Two technology trade organizations filed a lawsuit against Florida on Thursday involving a new law that will fine social media companies that ban political candidates, which they say violates the right to freedom of speech.
The lawsuit said that the bill signed by Florida Governor Ron DeSantis on Monday was unconstitutional and was brought by the Internet lobby group NetChoice and the Computer and Communications Industry Association (CCIA). The members of this group include Facebook, Twitter and Alphabet’s Google.
Carl Szabo, vice president of NetChoice, said: “As Florida lawmakers push unconstitutional cases into law, bringing us closer to state-owned media and the state-owned Internet, we cannot stand idly by.” “The First Amendment protects social media. The platform has the right to host and manage content because they believe that the content is suitable for their business model and users.”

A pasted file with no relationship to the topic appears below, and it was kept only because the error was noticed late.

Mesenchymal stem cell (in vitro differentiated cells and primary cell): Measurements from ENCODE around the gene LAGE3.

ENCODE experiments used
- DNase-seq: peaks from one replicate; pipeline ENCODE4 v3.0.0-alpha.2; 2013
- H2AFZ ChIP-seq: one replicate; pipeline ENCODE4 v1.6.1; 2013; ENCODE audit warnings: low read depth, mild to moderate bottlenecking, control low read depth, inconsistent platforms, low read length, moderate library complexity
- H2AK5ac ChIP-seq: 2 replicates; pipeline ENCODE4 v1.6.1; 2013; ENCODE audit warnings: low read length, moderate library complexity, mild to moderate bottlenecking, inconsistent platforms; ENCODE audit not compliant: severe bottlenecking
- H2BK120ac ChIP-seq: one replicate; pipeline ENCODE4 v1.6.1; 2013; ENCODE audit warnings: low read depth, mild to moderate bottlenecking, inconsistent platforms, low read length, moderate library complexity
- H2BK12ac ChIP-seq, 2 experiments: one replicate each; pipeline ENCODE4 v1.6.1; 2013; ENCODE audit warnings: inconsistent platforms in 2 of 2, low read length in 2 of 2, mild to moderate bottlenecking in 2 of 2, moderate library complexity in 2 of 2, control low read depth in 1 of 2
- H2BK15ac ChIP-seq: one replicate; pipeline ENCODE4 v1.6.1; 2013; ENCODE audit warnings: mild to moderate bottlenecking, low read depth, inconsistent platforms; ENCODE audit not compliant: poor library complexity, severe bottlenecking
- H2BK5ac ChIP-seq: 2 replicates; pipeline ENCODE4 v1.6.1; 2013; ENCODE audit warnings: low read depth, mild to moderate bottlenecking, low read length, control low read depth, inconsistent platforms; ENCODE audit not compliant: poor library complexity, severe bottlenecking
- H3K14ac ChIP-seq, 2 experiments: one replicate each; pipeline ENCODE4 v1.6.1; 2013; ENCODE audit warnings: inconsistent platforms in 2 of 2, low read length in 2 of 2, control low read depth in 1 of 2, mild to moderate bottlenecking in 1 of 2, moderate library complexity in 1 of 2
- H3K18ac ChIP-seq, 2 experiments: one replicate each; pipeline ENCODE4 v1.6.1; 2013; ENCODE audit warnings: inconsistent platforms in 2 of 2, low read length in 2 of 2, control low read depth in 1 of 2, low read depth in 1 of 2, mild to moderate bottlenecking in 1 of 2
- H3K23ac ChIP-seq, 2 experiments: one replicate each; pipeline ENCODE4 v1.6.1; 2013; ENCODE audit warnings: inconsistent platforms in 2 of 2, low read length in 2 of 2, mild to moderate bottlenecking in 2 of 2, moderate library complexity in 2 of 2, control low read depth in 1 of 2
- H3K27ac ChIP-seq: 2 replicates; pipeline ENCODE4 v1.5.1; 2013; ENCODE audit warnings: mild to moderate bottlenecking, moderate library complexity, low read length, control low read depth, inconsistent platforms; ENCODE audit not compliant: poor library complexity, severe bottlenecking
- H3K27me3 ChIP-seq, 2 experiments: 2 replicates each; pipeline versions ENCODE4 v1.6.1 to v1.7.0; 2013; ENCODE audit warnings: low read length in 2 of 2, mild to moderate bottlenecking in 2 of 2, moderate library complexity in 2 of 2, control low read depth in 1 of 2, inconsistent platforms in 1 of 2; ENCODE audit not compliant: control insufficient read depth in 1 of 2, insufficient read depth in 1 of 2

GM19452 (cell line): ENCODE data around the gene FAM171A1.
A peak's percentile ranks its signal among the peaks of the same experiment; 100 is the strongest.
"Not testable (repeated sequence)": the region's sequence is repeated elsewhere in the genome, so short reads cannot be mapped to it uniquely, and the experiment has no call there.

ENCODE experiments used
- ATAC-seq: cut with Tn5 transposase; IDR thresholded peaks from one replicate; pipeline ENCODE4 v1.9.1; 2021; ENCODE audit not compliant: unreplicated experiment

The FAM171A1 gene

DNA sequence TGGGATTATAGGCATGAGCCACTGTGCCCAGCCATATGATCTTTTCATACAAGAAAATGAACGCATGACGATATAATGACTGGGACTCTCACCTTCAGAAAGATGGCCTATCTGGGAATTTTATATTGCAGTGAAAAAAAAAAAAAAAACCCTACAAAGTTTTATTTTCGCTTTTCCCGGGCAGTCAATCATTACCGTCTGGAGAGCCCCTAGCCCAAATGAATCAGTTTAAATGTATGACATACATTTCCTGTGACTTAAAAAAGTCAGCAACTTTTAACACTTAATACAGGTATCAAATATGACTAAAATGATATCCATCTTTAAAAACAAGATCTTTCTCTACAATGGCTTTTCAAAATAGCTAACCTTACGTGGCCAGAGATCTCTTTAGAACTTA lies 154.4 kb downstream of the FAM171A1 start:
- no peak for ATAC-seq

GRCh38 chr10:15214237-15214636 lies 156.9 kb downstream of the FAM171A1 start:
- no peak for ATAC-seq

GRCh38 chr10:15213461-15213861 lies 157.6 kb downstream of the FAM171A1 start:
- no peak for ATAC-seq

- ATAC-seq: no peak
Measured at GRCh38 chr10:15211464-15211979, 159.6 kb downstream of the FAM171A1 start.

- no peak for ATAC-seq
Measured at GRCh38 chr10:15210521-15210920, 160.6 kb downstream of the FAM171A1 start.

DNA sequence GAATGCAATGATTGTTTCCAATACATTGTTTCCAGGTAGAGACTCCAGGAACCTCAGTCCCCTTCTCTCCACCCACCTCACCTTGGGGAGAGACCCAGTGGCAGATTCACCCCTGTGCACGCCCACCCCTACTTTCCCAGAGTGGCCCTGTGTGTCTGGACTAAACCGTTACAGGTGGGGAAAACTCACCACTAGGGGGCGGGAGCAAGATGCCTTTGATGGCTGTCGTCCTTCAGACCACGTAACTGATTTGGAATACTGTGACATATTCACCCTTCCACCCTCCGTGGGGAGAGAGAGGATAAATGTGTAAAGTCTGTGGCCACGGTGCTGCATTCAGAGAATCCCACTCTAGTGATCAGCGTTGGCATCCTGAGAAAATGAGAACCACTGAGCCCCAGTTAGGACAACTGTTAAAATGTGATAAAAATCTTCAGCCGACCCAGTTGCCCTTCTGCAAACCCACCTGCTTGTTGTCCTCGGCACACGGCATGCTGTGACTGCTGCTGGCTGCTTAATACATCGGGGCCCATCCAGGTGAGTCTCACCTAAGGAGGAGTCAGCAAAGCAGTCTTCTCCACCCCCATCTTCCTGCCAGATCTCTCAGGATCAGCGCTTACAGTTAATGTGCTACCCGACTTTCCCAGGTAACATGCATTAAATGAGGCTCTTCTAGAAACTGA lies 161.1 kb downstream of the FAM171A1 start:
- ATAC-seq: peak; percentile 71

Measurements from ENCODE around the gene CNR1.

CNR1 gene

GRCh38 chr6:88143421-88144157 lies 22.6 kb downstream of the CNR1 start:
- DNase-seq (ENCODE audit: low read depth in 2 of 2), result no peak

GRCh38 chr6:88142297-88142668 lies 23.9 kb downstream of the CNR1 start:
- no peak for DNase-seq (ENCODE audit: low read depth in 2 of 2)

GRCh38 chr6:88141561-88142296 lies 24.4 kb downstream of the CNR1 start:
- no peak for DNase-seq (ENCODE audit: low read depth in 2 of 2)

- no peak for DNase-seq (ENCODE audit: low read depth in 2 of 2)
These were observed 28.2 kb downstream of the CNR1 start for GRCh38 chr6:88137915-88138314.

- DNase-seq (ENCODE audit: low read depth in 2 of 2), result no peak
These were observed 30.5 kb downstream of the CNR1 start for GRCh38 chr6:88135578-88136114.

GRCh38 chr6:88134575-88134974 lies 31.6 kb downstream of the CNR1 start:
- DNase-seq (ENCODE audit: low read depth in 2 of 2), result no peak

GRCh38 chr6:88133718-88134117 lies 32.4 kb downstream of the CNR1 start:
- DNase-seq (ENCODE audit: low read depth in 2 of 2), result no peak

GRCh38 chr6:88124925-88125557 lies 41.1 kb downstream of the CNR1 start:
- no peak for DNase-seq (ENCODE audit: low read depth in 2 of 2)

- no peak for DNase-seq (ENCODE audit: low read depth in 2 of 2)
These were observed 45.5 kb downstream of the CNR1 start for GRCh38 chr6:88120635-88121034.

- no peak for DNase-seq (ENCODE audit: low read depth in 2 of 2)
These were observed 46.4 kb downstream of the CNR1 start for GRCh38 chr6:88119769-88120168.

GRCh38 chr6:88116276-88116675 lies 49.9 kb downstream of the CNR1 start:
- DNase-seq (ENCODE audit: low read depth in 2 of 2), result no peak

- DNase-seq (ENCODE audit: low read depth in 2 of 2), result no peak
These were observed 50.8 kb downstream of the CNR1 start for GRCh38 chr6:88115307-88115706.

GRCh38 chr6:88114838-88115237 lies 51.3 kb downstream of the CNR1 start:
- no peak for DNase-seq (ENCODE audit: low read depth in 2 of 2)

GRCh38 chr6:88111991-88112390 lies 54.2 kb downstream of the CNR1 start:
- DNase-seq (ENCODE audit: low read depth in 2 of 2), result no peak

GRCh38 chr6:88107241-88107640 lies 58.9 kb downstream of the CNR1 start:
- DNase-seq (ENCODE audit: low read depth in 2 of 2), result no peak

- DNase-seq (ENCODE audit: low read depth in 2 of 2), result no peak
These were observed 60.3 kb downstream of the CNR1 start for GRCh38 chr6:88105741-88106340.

Christina Pushaw, a spokesperson for Republican Senator DeSantis, said that the governor’s office has not commented on any specific litigation, but it has foreseen legal challenges and believes that the legislation is “strong”. The legal basis of
She said: “Big technology is more powerful than the government in some ways, and certainly less responsibilities. Free speech is the sacred right of all Americans,” she said.
Former President Donald Trump (Donald Trump), also a Republican, has been banned or suspended from his position due to the risk of further violence after some supporters swept the US Capitol on January 6. YouTube blocked. The ban adds to long-standing accusations by Republicans that online platforms censor content due to anti-conservative prejudices.
Florida is the first state to regulate how social media companies regulate online voice. The new law will also make it easier for the Florida Attorney General and others in the state to sue technology companies on the grounds that they claim that the platform has performed unfair or inconsistent content reviews on users.
Internet legal experts have criticized it as unconstitutional and banned by Section 230, a federal law that prohibits online companies from taking responsibility for content posted by users.
The law exempts companies that own and operate “theme parks or entertainment venues” over 25 acres, such as the Disney theme parks in the state.
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